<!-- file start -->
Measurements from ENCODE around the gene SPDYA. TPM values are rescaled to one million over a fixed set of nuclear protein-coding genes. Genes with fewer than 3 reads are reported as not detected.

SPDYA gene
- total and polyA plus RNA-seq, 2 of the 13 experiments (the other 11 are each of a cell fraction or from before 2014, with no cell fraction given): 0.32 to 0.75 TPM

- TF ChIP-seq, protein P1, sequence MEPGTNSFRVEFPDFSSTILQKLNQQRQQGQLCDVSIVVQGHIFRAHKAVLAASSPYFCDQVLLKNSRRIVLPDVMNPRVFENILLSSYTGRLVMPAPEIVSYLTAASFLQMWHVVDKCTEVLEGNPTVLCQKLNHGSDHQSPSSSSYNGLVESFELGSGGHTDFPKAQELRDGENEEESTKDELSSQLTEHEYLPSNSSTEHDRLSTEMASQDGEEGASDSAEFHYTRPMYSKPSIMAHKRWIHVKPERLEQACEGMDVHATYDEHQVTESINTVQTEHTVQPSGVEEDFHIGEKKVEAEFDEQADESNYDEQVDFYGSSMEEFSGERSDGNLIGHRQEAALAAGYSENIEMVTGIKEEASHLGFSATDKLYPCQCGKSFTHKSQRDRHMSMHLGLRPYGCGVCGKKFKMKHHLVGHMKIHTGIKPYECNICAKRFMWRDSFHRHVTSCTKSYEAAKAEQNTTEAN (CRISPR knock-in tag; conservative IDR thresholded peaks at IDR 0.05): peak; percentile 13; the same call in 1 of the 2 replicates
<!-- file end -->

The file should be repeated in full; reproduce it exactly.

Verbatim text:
Measurements from ENCODE around the gene SPDYA. TPM values are rescaled to one million over a fixed set of nuclear protein-coding genes. Genes with fewer than 3 reads are reported as not detected.

SPDYA gene
- total and polyA plus RNA-seq, 2 of the 13 experiments (the other 11 are each of a cell fraction or from before 2014, with no cell fraction given): 0.32 to 0.75 TPM

- TF ChIP-seq, protein P1, sequence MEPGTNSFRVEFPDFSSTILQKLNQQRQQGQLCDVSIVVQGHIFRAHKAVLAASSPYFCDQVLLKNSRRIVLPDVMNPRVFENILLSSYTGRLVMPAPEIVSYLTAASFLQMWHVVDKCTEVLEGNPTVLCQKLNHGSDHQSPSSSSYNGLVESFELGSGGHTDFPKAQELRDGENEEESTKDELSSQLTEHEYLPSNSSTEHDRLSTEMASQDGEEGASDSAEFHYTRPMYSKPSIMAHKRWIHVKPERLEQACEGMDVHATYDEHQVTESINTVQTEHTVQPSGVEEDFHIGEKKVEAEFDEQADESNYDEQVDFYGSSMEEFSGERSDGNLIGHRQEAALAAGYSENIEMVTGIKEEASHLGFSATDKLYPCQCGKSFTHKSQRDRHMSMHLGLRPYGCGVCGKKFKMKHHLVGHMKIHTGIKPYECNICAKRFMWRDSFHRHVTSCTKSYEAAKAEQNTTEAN (CRISPR knock-in tag; conservative IDR thresholded peaks at IDR 0.05): peak; percentile 13; the same call in 1 of the 2 replicates